Smoking contributes to atherosclerosis, which is a major cause of peripheral artery disease and heart disease. When you smoke, your arteries weaken, which puts you at a greater risk for developing PAD. If left untreated, PAD increases your risk of blood clots, limb amputation, or even death. The best course is to limit your risk by trying to quit smoking. If you need support to help you quit smoking, ask your doctor about smoking cessation programs.
It is important to make sure before you start any new physical activity, particularly if you have PAD, to consult with your doctor to determine the best level of exercise for you. When you have vascular diseases like PAD, your arteries are narrower and keep oxygen, nutrients, and blood flow getting to certain areas of your body. Having this condition can stop the correct amount of oxygen and energy for muscles exertion, making certain exercises less safe.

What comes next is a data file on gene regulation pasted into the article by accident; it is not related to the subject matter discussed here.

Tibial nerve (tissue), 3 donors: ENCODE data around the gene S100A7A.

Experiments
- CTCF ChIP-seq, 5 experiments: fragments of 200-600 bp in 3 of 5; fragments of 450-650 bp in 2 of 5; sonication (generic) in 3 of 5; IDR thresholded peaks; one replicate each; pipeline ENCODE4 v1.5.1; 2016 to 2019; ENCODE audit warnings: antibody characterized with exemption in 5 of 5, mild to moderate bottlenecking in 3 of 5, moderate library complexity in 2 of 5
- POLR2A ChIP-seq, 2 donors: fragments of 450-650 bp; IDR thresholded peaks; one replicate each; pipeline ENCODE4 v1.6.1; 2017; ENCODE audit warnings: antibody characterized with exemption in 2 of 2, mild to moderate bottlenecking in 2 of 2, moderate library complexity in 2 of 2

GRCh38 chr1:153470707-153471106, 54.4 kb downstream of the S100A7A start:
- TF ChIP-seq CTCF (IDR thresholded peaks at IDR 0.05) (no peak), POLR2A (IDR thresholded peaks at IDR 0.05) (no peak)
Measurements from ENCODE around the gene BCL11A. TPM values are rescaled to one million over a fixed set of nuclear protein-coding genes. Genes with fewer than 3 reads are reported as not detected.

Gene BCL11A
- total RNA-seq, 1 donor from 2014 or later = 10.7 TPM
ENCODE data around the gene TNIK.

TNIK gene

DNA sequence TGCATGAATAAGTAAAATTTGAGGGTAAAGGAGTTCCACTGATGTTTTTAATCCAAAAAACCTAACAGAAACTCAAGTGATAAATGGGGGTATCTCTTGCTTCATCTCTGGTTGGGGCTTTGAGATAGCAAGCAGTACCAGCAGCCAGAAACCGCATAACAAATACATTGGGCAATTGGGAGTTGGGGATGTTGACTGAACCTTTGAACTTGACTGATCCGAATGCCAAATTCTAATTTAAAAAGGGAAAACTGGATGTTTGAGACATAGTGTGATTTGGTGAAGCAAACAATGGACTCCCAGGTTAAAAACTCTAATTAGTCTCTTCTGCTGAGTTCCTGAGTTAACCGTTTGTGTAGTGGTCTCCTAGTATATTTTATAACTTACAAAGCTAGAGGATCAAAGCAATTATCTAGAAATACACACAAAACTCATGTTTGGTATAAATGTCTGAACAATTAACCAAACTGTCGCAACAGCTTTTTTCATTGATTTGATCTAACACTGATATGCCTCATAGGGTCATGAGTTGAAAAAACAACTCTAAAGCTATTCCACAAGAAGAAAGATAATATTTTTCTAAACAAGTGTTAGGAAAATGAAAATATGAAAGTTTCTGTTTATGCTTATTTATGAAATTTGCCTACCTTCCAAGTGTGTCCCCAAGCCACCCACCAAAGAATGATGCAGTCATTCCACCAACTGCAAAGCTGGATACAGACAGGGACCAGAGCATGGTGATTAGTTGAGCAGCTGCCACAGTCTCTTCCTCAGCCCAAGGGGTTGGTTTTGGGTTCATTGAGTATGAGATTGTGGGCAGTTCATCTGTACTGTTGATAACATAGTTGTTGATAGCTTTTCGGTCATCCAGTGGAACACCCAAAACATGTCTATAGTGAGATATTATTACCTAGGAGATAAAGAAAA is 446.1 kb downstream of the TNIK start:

Don’t sit all day at work
Sitting or standing all day at work can hinder healthy circulation and decrease overall brain function. It is important to take a break and go for a walk or try to take the stairs instead of the elevator if you work in a sedentary workplace. If you mostly stand in one place all day at work, try to find a place to pace or move around and make sure to take breaks to rest your legs. Adding this to your daily routing can help lower your risk of vascular diseases, diabetes, and chronic back pain.
Stretch your limbs
Stretching can be used to lower stress, as well as improve circulation through the muscles and limbs. Stretching 15 minutes a day decreases your chance of injury and helps focus your mind.
Get active and exercise